We Are ScientistsPosted: 05 12, 2015
“And what do you do?”
“Oh, we’re scientists.”
This conversation drifted across the room to where I was quietly sitting on my yoga mat, waiting for class to start. Despite my normal routine of avoiding unnecessary eye contact, as one does when you don’t make it to class frequently enough to be one of the regulars, I looked up to see who had made this declaration. It was two women in their late-20s to early-30s. Further eavesdropping revealed that one was a grad student, the other a post-doc. One was a mom. And both considered themselves to be scientists.
However, as a fourth year graduate student in neuroscience, I did not yet consider myself to be a scientist – rather, a scientist-in-training. I still had days when experiments didn’t work, analysis code threw errors four lines in, and for the life of me, I couldn’t remember if the brain had 100 million or 100 billion neurons. I clearly couldn’t fill these shoes or place myself next to the great minds who hold this title. But if that was the case, when would I become a full-fledged scientist?
This brief exchange stayed in my mind throughout class (maybe if I made it to class more regularly, I’d actually be able to just focus on my breathing), and sparked a paradigm shift. There is no official vetting process that makes one a scientist. There probably isn’t even a single point when someone definitively becomes a scientist. Rather, being a scientist means you have developed skills to approach questions using a certain framework. At some point, we learned that this framework is called the scientific method. Putting terminology aside, the essence of being a scientist means constantly asking questions about how something works, and then, in a controlled manner, working to disentangle processes in order to slowly piece together what is happening in the world.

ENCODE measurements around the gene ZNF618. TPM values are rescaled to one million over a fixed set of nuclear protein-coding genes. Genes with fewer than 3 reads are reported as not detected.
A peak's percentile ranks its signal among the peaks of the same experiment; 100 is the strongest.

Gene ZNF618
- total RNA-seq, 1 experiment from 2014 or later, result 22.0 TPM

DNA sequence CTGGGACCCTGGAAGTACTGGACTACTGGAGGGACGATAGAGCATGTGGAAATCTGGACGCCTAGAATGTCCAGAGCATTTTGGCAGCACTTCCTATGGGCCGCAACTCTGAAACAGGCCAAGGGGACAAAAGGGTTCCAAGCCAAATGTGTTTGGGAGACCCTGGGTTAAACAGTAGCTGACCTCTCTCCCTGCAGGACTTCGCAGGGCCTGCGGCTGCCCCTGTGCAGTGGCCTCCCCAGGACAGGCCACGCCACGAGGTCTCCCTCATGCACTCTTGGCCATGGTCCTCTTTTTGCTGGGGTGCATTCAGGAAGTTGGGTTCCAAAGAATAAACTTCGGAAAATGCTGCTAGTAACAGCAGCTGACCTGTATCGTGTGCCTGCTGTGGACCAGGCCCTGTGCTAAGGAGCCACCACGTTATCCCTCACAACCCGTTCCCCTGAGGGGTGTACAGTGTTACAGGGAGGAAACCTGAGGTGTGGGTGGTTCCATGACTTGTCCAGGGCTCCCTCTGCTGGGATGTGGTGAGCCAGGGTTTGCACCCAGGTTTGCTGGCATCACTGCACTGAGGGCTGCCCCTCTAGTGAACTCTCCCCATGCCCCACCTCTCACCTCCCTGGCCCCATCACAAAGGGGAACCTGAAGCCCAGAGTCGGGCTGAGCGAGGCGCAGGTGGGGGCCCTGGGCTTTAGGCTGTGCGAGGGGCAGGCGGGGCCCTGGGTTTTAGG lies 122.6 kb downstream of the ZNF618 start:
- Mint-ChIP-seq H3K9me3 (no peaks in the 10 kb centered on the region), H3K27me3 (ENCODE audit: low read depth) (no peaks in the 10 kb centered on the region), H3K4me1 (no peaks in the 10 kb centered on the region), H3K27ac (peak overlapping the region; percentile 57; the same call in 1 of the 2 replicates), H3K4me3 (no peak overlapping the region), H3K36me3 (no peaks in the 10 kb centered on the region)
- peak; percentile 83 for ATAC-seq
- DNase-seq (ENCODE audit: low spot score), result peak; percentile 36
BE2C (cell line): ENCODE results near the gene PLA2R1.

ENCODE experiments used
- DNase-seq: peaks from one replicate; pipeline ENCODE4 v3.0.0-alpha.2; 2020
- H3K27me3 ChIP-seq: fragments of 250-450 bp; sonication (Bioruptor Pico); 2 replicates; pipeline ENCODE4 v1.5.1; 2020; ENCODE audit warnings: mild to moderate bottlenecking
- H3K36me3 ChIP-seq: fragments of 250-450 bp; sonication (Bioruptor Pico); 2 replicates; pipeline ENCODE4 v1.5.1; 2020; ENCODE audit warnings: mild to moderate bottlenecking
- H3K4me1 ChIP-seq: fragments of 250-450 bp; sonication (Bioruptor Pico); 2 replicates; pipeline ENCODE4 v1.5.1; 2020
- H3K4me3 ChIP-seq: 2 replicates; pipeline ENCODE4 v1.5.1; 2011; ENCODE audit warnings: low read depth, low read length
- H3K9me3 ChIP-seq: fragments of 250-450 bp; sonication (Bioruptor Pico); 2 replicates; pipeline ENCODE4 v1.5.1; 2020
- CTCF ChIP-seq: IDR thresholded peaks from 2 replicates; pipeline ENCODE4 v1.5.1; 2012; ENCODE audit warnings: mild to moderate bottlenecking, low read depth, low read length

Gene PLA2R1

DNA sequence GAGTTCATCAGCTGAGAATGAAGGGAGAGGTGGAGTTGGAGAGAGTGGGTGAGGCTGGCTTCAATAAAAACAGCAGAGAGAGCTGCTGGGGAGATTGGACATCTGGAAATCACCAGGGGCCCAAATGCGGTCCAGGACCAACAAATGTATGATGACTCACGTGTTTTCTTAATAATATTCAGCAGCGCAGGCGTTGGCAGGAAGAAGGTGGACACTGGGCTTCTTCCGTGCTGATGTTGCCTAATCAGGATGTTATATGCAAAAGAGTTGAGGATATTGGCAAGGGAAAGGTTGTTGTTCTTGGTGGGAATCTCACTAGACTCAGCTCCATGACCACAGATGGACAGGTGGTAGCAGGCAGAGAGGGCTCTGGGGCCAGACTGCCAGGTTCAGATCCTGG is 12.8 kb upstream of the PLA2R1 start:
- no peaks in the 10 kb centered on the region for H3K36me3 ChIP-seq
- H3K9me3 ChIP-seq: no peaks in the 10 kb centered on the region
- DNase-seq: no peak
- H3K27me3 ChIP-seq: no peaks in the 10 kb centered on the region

When broken down into these facts, I realized that this is exactly what I do day-in and day-out. Applying rational thought, which is so integral to science, this by definition made me a scientist. This begged the question, or perhaps it was my scientist mind that just wanted to go the next step: who else is a scientist?
This figure was made by Randall Munroe of XKCD Webcomics.
I would now argue that many people, regardless of what their official job title may be, think about problems from a scientific perspective, and thus can be considered scientists. We have now reached an era when the CVs of members of a biomedical research group exhibit eclectic specializations, including – but not limited to – biology, medicine, physics, chemistry, psychology, computer science, engineering, business, and philosophy. Each of these individuals can be a scientist. With ever-growing technological advances and the investigation of more complex questions, it is the specialized training from these disciplines combined with utilization of the overall scientific framework which makes scientific progress possible.
A market analyst might engage in business, but there is no prerequisite to understand all business models or have been a multi-million dollar entrepreneurial success. So why had I created a comparable hurdle for becoming a scientist? Instead, being a scientist is about the process: learning how to think, how to ask, how to test. Being a scientist is about not being content with “that’s just the way it is.”
by Kristin Sellers
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This article by Kristin Sellers was co-published on the SWAC Blog, The Pipettepen: http://swac.web.unc.edu/thepipettepen/